A farmer who underfed nearly 300 cows and heifers has been fined $9,000, ordered to pay vet costs of $1,763 and faces permanent restrictions on the number of animals he can own.
It says dairy operators must have records to confirm that milk cooling requirements are being met to confirm the capability of milk cooling equipment.
“Milk cooling performance should be monitored monthly, but as a minimum must be monitored and recorded about the time of expected peak milk production and in February,” it says.
Each performance check must cover at least two consecutive milkings, and the records must include the temperature of milk in each bulk milk tank immediately prior to the start of milking.
The time milking starts and ends, temperature of milk in the bulk milk tank at the completion of milking and the time that the milk is confirmed to meet the requirements of new milking regulations must also be recorded.
MPI says temperature measurements and recording can be accomplished using any of the following: electronic monitoring system, a chart recorder, a “tiny tag” or similar temperature logging device, manual measurements using an electronic thermometer or any other equivalent method.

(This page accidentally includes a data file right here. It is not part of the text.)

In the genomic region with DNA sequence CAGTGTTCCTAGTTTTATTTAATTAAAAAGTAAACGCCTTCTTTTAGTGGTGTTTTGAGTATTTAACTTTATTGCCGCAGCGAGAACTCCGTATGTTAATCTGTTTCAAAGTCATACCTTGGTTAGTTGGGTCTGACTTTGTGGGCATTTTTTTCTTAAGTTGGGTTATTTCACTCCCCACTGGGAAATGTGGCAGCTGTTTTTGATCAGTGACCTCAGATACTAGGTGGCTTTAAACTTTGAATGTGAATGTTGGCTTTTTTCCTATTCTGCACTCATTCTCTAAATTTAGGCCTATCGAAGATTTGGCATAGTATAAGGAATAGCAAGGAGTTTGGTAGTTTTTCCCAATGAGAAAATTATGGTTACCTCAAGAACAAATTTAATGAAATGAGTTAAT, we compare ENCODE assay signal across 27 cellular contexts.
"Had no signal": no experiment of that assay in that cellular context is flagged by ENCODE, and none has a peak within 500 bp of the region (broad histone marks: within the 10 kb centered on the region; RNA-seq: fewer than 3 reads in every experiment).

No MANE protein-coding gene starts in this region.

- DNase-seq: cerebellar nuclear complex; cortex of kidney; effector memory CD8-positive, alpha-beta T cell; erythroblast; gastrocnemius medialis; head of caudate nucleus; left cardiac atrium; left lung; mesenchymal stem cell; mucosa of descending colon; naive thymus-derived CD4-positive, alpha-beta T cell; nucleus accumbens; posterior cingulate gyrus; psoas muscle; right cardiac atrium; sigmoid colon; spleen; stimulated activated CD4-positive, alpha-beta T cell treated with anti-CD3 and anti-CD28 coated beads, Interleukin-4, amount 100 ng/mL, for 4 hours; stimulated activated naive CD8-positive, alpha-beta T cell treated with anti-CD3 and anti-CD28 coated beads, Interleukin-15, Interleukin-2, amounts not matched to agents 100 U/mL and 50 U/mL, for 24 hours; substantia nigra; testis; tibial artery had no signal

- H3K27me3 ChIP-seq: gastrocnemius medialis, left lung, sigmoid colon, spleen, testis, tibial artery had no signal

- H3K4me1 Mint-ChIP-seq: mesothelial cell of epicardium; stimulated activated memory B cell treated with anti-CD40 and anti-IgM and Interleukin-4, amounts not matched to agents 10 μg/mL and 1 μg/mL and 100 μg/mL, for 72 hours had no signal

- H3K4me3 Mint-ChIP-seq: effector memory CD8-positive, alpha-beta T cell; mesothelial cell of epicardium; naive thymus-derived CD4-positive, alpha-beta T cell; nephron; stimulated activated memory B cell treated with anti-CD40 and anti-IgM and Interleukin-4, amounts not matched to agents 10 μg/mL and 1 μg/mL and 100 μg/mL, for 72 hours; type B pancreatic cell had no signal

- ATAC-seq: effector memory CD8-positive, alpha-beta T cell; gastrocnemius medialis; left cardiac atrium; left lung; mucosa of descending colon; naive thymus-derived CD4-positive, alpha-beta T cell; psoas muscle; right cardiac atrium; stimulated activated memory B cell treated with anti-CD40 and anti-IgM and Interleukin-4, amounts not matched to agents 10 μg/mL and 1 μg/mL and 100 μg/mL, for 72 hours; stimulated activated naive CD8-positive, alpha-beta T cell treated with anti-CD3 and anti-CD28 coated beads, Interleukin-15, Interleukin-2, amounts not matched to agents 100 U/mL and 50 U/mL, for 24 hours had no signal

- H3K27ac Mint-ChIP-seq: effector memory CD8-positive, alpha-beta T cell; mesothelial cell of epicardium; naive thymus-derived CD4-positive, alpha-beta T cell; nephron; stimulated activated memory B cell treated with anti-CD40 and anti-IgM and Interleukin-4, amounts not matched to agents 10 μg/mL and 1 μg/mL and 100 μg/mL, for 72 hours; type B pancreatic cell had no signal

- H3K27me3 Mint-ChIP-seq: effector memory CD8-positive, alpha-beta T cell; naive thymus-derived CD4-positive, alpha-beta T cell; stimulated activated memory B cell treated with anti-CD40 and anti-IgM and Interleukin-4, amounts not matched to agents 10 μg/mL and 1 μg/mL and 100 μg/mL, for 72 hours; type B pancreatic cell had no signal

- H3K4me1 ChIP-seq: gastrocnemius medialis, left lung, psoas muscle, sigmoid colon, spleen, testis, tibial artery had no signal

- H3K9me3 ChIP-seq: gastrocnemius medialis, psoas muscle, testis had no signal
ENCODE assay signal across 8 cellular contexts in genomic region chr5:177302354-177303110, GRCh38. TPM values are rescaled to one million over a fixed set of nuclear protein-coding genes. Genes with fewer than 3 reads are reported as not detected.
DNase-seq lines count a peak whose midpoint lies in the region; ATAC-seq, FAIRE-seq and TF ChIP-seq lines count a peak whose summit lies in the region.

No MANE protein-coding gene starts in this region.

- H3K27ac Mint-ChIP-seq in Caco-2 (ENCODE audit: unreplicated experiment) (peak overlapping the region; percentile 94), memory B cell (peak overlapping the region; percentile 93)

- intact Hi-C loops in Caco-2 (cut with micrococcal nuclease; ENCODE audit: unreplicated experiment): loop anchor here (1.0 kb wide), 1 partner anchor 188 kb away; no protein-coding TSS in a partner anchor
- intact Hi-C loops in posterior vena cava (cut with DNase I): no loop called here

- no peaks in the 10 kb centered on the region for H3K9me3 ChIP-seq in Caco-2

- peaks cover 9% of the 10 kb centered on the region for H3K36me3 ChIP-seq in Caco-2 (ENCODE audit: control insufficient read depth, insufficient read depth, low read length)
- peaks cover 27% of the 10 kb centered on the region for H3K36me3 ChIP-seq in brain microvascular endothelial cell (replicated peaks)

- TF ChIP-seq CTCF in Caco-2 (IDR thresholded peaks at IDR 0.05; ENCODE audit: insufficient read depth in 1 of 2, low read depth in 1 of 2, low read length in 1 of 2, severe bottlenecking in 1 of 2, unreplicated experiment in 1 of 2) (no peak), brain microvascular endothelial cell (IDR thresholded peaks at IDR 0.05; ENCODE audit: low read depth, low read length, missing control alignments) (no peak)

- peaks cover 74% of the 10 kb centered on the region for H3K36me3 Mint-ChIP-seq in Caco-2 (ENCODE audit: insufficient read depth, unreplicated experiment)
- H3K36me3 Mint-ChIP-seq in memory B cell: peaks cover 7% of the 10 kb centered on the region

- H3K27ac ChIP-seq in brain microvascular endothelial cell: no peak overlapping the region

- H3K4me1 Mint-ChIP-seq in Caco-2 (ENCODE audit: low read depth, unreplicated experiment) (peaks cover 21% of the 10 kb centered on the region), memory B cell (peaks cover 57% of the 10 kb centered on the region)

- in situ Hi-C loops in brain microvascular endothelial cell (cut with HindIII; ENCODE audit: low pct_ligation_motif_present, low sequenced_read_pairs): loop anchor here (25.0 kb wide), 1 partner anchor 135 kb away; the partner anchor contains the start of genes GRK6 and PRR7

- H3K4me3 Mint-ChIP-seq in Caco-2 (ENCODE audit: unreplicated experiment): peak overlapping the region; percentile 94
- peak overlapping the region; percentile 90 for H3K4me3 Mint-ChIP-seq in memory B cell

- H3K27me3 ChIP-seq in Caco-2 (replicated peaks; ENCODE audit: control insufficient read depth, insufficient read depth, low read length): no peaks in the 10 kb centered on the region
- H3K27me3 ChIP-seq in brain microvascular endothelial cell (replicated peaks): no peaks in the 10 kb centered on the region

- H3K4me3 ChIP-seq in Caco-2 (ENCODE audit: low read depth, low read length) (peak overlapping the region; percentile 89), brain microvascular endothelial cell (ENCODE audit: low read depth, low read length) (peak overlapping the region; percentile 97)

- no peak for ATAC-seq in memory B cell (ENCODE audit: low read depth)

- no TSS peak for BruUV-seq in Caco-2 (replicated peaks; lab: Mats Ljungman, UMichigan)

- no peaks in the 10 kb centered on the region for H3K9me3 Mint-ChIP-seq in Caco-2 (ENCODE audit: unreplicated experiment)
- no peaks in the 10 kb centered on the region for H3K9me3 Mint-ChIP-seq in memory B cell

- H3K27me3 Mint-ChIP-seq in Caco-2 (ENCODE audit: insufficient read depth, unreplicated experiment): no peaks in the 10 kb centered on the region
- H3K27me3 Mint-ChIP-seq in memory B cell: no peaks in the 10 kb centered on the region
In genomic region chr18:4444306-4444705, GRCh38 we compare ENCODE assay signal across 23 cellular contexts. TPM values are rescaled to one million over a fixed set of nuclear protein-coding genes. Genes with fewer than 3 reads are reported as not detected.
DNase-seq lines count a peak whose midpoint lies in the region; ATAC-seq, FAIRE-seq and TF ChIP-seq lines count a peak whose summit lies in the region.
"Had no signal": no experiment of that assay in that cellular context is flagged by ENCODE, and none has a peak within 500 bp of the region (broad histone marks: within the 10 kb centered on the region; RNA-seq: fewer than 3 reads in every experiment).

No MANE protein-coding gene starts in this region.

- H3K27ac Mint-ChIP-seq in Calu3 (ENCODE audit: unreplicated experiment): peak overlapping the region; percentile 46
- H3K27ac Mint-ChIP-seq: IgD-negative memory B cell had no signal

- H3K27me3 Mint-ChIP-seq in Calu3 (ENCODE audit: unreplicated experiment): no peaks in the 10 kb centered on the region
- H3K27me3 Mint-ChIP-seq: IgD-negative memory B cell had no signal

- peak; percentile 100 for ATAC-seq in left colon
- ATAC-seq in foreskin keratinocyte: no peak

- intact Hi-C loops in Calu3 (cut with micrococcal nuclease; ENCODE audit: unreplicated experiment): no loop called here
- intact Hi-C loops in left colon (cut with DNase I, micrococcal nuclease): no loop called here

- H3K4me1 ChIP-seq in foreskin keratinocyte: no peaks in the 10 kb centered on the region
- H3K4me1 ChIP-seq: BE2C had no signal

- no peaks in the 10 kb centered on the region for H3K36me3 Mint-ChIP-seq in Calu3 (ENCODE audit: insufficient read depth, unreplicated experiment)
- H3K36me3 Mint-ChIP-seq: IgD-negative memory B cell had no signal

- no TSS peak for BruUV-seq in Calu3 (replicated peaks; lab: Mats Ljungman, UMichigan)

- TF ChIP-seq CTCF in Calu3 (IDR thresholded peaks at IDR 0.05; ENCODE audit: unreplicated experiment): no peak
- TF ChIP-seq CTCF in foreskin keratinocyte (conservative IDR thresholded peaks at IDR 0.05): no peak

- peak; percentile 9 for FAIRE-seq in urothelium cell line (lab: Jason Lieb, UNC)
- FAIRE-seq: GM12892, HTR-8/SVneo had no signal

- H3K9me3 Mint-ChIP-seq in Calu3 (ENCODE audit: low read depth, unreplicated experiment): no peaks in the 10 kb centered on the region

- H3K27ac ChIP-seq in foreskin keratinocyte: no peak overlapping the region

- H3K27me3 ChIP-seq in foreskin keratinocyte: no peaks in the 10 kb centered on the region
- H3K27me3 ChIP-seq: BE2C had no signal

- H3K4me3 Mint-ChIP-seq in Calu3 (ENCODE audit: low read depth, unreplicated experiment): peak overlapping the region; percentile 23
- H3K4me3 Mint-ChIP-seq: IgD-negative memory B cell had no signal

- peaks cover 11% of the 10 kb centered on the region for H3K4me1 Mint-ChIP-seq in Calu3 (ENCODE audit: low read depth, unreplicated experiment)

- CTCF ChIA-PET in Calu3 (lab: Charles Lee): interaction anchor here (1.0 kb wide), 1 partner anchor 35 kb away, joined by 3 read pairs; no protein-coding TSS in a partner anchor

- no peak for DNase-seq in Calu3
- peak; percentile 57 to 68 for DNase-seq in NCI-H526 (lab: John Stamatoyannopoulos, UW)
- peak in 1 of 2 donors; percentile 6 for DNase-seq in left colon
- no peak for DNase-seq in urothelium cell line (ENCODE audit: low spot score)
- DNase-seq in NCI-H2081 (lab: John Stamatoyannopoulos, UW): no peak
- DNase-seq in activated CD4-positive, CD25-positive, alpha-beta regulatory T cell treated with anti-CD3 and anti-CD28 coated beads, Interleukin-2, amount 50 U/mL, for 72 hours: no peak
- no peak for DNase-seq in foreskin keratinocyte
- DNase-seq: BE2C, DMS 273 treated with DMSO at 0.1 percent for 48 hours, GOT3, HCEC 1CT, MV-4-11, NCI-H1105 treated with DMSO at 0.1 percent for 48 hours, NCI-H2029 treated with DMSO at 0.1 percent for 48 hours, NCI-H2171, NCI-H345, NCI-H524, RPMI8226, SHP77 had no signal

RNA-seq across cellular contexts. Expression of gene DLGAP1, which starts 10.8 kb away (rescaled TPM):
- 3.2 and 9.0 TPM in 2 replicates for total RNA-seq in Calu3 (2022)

The accuracy of the temperature measurement device must be known as the data collected is an official record, it says.
Action must be taken to correct milk cooling performance should the information collected show that milk is not being cooled within the required parameters.
In such cases the milk cooling performance checks described above must be repeated to confirm compliance with the milk cooling requirements.
Milk that has not been cooled in accordance with milk cooling regulations must be withheld from supply, unless the milk has been assessed and confirmed as fit for intended purpose by the dairy company.
Disposal of milk
There must be a procedure in place for the disposal of milk, says MPI.
For a variety of reasons processors may not always be able to collect milk.
Farmers can face prosecution, under the Resource Management Act 1991, if they discharge milk directly into water or if they allow milk to flow into water.
“Milk is a potent pollutant, being 1000 times more potent than farm dairy effluent. As such, intrusion into waterways will have a serious impact.”
Farmers should check with their regional authority before disposing of milk onto land.